If you were with us yesterday, you may have noticed that faithful reader dave took considerable umbrage at my suggestion that the respective ouevres of Ashlee Simpson and Kelly Clarkson were a trifle lacking in anything that make might make them, uh, interesting or important.
Dave's a terrific fellow and highly knowledgeable about that brand of contemporary barely post-teen pop/rock, and while I remain unconvinced about Simpson and Clarkson, (especially the latter -- sorry, but anybody who came up on the mean streets of American Idol is never gonna get any respect from me), we've basically agreed to disagree on the subject.
That said, in the course of our discussion, dave also sang the praises of Canadian poptarts Skye Sweetnam and
Fefe Dobson, neither of whom I had paid much attention to previously.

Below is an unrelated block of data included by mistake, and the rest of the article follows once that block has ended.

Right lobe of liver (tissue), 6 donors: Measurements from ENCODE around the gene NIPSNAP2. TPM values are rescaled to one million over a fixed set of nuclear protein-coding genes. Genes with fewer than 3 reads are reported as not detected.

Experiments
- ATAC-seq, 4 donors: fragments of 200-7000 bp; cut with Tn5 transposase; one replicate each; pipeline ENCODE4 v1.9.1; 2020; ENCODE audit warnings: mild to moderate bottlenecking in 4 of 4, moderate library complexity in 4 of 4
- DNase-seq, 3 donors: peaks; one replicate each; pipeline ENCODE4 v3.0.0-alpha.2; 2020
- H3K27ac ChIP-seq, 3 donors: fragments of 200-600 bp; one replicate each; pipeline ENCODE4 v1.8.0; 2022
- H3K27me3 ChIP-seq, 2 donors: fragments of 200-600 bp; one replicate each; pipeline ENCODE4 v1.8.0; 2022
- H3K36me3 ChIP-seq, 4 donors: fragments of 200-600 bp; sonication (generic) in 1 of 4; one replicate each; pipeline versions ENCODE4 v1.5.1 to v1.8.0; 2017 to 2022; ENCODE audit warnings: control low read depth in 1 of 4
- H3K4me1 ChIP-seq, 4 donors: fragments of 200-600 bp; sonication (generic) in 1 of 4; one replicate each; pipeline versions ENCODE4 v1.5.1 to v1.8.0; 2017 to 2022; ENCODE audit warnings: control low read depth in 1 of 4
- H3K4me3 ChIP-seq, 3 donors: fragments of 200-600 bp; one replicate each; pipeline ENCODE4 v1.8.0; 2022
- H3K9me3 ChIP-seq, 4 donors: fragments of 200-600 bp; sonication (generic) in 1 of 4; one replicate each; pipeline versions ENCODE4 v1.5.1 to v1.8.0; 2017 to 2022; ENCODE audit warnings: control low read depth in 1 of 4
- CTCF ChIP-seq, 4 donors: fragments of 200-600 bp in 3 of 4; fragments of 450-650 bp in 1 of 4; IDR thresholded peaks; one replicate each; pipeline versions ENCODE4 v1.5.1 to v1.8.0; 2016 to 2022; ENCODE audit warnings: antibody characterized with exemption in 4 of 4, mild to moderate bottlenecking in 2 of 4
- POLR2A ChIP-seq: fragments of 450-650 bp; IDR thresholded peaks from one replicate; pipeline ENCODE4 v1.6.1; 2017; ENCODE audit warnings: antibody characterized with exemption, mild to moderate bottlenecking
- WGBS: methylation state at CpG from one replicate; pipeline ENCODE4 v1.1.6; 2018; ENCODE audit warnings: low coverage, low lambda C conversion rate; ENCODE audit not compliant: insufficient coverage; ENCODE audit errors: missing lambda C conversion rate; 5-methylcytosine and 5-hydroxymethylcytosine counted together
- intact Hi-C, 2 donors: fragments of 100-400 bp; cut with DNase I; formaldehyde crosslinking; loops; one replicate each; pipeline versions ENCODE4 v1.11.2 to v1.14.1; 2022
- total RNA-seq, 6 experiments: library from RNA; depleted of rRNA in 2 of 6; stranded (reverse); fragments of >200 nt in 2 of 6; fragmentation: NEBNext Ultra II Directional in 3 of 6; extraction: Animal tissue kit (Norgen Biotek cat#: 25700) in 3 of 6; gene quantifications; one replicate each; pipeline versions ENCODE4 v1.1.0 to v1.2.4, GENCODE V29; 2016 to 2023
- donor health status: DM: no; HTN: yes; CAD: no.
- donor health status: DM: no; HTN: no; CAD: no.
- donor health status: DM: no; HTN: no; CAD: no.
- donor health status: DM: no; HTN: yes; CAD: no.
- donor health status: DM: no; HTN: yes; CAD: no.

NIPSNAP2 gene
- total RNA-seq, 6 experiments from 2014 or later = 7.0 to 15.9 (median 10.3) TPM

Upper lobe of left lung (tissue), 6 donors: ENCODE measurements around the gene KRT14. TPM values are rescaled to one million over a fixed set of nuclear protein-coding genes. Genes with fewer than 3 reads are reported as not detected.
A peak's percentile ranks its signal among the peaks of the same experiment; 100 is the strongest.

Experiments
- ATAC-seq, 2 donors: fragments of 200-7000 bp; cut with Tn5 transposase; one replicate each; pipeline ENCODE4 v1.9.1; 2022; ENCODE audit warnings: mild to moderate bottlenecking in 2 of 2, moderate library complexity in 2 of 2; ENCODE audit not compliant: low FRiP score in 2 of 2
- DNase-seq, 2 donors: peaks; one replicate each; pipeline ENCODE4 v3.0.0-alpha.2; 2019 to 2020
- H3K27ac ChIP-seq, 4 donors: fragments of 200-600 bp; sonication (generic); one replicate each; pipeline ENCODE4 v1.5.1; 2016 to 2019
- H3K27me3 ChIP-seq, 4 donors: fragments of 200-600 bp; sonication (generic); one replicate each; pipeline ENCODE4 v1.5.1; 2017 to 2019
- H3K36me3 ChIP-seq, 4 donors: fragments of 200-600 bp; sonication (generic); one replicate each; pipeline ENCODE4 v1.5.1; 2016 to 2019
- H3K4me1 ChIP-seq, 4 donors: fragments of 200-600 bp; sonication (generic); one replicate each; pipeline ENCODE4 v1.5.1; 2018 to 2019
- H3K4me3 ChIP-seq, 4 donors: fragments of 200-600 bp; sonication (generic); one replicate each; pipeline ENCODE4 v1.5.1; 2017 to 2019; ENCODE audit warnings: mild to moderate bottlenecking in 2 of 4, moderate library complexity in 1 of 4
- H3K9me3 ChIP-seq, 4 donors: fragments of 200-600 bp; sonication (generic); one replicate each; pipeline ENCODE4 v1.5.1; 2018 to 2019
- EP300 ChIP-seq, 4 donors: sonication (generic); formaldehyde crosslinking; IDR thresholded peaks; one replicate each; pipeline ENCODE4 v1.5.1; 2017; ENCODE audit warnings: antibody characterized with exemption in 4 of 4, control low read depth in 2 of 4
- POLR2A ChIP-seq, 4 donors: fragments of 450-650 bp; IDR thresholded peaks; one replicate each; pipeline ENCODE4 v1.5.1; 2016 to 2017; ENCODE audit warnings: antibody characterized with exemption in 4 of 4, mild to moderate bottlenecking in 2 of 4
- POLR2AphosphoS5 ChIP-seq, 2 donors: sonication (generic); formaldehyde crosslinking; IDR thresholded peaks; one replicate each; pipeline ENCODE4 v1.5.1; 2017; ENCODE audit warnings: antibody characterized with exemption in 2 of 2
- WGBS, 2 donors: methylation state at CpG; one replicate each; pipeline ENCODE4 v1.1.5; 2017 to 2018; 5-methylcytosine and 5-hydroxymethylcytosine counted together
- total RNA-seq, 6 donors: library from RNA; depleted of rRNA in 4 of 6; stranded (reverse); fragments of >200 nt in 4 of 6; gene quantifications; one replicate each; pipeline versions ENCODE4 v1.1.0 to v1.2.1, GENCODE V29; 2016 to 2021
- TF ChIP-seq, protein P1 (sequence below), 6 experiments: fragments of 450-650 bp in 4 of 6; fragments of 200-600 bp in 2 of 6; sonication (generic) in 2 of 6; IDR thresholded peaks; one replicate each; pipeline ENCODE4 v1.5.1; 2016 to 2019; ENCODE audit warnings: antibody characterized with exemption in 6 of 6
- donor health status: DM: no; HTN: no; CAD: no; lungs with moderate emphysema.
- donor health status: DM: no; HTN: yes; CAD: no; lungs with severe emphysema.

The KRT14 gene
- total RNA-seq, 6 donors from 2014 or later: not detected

Here's the former's video for "Billy S."
And here's Fefe's for "Unforgiven."
Okay, kind of interesting.
But here's my point. While I don't necessarily hate either of those songs -- although "Unforgiven," which dave assured me was "one of the most moving songs ever about the effects of parental separation" strikes my perhaps jaded ears as a hilariously overwrought unintentional parody of teen angst -- I have a larger problem with both of them.
To wit: Isn't it weird to be constructing an entire esthetic around performers who seem to have learned everything they know from reruns of Fame? Which is to say don't both of those kids strike you as musical theater types in fairly unconvincing rock drag, rather than something deserving the same respect as, say, the new Fountains of Wayne CD?
I'm curious what you folks think, so weigh in if you're of a mind to.